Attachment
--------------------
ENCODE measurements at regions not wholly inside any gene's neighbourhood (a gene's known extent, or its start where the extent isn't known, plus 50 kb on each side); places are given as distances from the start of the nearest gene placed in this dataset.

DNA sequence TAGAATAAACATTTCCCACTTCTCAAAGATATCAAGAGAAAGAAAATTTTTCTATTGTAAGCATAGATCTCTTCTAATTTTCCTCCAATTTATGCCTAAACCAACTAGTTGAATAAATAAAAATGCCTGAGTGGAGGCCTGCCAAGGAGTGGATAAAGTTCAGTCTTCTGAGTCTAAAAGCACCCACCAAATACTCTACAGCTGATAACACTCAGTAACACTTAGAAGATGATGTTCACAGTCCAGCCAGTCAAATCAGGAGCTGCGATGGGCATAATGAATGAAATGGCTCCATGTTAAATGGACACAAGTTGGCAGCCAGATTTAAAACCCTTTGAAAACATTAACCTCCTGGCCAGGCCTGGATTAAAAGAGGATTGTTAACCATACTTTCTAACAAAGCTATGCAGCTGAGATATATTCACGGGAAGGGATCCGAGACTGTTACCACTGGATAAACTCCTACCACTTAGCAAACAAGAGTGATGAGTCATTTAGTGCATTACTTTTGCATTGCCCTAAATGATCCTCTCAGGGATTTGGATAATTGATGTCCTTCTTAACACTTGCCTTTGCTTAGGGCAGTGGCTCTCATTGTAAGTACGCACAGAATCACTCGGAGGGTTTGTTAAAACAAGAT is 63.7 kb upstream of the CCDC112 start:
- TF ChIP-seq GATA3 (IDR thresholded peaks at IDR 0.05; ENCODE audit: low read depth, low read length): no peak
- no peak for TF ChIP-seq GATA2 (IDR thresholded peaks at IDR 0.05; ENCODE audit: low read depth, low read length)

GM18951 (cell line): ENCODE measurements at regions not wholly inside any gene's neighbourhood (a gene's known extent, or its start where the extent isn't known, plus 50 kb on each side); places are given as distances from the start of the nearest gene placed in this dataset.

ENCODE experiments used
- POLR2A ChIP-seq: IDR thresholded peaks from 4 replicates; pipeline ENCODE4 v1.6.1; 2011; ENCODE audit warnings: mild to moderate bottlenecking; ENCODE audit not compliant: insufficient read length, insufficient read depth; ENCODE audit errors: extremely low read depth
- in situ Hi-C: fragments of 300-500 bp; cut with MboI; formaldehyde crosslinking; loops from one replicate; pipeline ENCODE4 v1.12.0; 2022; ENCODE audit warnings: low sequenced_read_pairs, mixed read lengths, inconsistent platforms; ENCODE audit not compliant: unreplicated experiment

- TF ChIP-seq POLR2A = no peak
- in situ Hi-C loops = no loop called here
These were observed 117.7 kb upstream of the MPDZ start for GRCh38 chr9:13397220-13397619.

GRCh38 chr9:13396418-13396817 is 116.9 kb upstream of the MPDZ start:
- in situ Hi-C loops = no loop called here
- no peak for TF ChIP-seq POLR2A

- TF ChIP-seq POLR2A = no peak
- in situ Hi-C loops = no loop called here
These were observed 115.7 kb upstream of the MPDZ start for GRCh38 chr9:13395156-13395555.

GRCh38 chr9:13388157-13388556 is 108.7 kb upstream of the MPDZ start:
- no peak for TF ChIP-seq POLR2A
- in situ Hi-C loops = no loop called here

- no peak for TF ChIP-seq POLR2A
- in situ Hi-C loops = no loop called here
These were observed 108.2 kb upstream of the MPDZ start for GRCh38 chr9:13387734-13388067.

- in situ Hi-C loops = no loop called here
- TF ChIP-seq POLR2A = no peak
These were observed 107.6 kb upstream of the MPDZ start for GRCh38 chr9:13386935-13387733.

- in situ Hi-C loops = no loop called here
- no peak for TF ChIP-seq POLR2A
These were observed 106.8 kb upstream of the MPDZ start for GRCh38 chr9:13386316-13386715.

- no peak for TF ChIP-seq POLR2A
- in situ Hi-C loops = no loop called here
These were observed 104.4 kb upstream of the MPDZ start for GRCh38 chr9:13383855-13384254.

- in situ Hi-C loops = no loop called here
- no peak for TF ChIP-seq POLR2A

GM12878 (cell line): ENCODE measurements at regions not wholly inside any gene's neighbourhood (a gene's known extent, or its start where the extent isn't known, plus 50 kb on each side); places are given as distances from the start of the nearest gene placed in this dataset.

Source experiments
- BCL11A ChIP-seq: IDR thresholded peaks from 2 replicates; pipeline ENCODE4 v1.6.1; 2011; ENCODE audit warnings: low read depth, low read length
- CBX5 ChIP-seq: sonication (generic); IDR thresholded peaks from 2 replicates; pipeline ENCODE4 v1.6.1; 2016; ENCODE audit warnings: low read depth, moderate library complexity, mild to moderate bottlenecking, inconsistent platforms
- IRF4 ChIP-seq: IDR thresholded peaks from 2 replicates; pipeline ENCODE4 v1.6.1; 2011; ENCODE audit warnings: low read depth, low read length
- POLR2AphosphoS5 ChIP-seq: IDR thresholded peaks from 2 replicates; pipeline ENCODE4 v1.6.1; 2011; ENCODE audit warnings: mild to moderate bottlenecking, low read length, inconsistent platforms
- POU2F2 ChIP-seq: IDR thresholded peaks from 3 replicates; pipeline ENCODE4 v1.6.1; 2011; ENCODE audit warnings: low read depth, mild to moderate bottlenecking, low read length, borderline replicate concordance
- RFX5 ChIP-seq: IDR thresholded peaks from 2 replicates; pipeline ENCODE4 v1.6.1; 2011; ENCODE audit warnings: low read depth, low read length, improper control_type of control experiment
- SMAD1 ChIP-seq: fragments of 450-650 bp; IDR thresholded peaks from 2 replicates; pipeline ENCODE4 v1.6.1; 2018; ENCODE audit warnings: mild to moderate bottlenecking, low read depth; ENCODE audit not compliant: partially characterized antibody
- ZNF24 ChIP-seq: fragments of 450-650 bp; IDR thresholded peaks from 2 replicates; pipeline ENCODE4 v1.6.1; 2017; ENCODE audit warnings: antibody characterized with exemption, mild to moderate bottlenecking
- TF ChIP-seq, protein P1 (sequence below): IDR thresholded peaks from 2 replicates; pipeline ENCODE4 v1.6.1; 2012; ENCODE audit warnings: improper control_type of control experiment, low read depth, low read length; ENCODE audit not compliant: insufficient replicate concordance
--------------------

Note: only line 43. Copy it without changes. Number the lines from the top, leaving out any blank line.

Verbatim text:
- SMAD1 ChIP-seq: fragments of 450-650 bp; IDR thresholded peaks from 2 replicates; pipeline ENCODE4 v1.6.1; 2018; ENCODE audit warnings: mild to moderate bottlenecking, low read depth; ENCODE audit not compliant: partially characterized antibody